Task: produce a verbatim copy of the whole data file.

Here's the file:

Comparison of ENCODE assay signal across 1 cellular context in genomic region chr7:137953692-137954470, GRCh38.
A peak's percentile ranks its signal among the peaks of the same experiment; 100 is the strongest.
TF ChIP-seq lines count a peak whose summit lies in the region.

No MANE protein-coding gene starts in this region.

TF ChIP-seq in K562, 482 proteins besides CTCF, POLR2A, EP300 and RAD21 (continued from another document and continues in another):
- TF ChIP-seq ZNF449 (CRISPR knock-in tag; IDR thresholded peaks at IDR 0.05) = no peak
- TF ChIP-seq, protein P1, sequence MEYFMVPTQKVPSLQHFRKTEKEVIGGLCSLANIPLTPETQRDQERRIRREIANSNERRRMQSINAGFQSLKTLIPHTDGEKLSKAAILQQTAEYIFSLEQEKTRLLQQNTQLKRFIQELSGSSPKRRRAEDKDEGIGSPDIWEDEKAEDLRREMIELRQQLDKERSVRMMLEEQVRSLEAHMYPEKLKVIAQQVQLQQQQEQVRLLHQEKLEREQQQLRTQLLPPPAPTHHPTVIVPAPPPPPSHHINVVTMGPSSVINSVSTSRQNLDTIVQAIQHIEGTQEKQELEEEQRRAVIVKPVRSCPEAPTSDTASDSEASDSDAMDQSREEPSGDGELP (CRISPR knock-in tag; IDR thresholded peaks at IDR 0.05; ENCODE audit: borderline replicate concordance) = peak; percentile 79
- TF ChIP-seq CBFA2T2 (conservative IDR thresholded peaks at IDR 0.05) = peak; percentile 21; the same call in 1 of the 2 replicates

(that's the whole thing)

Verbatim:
Comparison of ENCODE assay signal across 1 cellular context in genomic region chr7:137953692-137954470, GRCh38.
A peak's percentile ranks its signal among the peaks of the same experiment; 100 is the strongest.
TF ChIP-seq lines count a peak whose summit lies in the region.

No MANE protein-coding gene starts in this region.

TF ChIP-seq in K562, 482 proteins besides CTCF, POLR2A, EP300 and RAD21 (continued from another document and continues in another):
- TF ChIP-seq ZNF449 (CRISPR knock-in tag; IDR thresholded peaks at IDR 0.05) = no peak
- TF ChIP-seq, protein P1, sequence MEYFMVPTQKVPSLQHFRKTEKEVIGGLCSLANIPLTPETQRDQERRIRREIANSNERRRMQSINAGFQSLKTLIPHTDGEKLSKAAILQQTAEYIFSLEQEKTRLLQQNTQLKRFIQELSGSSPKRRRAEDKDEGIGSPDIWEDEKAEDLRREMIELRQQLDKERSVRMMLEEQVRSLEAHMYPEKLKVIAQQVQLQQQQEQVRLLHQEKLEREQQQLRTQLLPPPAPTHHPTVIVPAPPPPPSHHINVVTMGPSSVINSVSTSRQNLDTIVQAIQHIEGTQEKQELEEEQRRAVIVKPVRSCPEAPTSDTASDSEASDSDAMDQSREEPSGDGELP (CRISPR knock-in tag; IDR thresholded peaks at IDR 0.05; ENCODE audit: borderline replicate concordance) = peak; percentile 79
- TF ChIP-seq CBFA2T2 (conservative IDR thresholded peaks at IDR 0.05) = peak; percentile 21; the same call in 1 of the 2 replicates